We ended the night with dinner at The Jazz Kitchen at Downtown Disney, where I had my first-ever bananas foster. Yummmmm. We got back to the hotel and had just settled into bed when the fire alarm went off. Yes, we had to evacuate the building in our PJs. The fire department came, declared that it was a false alarm, and sent us all back to bed. Nothing like an impromptu slumber party in the parking lot.

Sunday was Disneyland and California Adventure day, and we started right at eight and didn’t stop until 11:00. It was the longest Disney day I’ve ever had. The four of us pinned our Mickey ears on our heads and set out. As soon as we walked into Disneyland, we ran into Minnie and Donald. Mickey came out just as we walked up to get pictures, so we figured our day was off to a great start.

The park was practically empty for the first few hours, and we walked right onto the Finding Nemo submarine ride (cute and so much fun to be riding the subs again), Alice in Wonderland, the Teacups, Storybook Land, the Matterhorn, Mr. Toad’s Wild Ride (twice!), Roger Rabbit, and Big Thunder Mountain Railroad. We also ran into Mickey again at his house in Toontown. Whew. We stopped at the Diamond Horseshoe to see Billy Hill and the Hillbillies. What a great show! The musical talent those guys have is amazing, and they are so funny.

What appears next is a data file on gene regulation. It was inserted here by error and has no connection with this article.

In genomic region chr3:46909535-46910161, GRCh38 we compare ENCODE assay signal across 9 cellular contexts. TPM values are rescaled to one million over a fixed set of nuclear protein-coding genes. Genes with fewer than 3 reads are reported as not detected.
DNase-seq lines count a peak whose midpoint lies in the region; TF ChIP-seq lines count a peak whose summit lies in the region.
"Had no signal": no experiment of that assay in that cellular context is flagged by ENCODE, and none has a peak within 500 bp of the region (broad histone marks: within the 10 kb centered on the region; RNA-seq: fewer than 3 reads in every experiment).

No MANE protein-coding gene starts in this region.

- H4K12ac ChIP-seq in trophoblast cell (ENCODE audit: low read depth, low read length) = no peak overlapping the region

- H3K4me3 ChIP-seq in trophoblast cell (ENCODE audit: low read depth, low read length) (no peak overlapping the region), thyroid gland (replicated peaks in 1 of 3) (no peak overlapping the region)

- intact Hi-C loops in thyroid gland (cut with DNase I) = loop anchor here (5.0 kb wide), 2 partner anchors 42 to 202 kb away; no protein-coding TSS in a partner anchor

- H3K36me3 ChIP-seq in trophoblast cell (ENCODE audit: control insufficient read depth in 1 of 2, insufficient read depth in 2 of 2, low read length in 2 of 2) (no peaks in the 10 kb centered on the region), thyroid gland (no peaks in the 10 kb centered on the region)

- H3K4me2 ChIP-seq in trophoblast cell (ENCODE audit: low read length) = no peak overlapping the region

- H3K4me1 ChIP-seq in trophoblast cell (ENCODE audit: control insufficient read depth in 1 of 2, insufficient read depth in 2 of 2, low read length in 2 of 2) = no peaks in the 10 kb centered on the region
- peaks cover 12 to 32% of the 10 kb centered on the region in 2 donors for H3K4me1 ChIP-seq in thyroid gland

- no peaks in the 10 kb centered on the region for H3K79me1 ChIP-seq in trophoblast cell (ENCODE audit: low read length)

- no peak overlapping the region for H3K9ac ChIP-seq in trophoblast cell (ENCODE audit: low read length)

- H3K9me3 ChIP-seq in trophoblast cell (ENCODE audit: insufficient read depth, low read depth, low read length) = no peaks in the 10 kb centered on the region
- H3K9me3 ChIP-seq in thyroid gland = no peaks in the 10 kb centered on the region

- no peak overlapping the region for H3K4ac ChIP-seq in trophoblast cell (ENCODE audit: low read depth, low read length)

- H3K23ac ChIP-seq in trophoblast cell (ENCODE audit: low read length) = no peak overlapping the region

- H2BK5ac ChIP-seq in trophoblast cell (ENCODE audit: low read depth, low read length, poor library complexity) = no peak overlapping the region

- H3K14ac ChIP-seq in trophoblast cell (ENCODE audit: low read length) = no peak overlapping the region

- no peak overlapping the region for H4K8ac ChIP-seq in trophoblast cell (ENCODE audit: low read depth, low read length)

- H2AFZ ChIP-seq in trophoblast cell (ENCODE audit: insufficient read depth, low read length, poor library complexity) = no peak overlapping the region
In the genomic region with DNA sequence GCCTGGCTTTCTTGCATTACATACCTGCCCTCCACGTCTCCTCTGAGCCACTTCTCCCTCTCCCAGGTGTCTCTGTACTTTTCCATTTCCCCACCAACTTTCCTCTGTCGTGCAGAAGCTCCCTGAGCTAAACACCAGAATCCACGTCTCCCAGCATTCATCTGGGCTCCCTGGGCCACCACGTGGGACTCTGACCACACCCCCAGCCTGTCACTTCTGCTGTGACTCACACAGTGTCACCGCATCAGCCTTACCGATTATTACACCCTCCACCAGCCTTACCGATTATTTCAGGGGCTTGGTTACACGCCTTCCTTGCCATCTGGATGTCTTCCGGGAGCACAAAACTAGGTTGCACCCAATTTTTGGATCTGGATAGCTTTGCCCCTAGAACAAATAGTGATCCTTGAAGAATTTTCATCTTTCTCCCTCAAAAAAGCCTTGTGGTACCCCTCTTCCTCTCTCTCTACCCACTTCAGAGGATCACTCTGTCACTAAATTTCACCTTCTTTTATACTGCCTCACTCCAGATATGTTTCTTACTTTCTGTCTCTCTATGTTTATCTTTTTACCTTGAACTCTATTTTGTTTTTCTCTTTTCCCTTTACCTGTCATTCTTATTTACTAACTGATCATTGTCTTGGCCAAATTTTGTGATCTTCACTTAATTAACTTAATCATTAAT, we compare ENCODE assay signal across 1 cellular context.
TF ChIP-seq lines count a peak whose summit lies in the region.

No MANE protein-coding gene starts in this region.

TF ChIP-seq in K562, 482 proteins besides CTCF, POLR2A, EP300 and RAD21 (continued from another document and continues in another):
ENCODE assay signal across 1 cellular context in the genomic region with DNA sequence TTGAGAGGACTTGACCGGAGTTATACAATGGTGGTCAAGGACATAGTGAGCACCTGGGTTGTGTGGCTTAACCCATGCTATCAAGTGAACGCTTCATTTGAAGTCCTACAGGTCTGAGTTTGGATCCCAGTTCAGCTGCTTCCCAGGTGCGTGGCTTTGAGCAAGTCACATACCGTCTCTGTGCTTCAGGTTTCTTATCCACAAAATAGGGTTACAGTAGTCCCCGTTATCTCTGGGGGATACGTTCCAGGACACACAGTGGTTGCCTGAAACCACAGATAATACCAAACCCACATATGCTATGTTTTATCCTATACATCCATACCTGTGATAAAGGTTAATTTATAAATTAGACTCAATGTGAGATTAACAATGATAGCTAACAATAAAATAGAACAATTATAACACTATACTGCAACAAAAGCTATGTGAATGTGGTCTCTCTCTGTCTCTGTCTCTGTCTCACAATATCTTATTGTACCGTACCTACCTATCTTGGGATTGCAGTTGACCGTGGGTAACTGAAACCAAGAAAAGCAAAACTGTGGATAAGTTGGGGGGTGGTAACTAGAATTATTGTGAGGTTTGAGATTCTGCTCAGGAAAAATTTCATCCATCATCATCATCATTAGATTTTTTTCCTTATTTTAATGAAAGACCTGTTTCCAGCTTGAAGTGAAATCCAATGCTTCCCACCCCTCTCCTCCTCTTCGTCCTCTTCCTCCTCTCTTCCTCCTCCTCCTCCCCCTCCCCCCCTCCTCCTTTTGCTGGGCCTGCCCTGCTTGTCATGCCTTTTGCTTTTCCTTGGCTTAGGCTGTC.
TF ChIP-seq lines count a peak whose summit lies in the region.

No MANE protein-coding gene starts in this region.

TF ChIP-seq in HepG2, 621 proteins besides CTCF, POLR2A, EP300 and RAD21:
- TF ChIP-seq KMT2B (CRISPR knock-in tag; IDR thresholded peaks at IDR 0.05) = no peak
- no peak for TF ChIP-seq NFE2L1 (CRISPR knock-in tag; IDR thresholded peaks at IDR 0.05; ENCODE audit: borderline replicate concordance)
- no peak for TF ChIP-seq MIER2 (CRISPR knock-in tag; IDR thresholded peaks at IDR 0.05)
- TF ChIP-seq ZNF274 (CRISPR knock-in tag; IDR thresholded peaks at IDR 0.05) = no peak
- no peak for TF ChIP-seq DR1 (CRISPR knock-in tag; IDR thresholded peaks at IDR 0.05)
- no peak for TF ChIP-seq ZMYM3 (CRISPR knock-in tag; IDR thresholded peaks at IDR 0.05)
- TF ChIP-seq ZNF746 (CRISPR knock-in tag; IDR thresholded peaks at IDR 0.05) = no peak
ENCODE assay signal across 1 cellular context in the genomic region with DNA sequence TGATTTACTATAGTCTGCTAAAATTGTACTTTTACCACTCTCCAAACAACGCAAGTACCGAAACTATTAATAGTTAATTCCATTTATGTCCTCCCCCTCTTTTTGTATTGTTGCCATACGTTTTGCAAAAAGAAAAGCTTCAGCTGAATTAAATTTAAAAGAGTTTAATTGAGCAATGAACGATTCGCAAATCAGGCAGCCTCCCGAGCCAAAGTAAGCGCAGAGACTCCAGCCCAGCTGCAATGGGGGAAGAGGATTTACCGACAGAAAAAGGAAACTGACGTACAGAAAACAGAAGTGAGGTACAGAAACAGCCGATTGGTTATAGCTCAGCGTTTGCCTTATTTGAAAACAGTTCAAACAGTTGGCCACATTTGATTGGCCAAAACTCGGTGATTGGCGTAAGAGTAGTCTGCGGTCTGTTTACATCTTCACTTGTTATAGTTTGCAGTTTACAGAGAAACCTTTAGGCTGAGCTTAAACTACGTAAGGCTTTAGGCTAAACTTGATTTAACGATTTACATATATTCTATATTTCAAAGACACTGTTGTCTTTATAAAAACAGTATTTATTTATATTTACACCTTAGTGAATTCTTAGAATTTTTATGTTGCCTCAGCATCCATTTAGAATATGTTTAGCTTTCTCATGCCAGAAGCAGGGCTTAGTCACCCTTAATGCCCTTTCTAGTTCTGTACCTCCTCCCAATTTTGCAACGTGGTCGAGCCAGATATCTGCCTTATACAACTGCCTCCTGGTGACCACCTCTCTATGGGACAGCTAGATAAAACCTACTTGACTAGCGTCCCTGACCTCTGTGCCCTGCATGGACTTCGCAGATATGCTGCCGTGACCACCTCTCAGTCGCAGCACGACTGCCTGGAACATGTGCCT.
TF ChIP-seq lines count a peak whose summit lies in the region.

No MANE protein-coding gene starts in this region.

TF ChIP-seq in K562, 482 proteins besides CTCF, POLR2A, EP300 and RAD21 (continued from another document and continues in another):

By then it was about time for our lunch at the Blue Bayou, a restaurant I have always wanted to try. After all, it’s right there where you load into Pirates of the Caribbean. The food and service were excellent, and even our non-alcoholic mint juleps weren’t bad. Mom made a toast to our Girls’ Weekend and announced our plans to go to Tokyo Disneyland for Elyse’s next Big Decade Birthday.

After some more rides, we went to California Adventure. I did a lot that was new to me, like the Monsters, Inc. and Toy Story Midway Mania rides (both a lot of fun), and the roller-coaster California Screamin’. The highlight, though, was the Aladdin show. It was the best stage show I’ve seen at Disney, and had the elaborate costumes, sets and effects of a full-on Broadway production.

We went back to Disneyland to cap off the night, and nothing was funnier than riding Star Tours with someone wearing the same sweatshirt as me… we were both in our Boba Fett hoodies. The guy didn’t seem as amused by it as I was, though someone else on our “flight” gleefully told me that we were geeks. I had to tell him that I’m already aware of that.

On our way out of the park, we ran into Mickey just before he went backstage. He came out to greet us in the morning, and was there to wave goodbye as we left. It was the perfect ending to Girls’ Weekend – Disneyland Edition.

Beth Dolgner

Beth Dolgner is a freelance writer and editor whose work encompasses everything from motorcycles to ghost stories. She is a devoted Boba Fett fan and a member of the 501st Legion.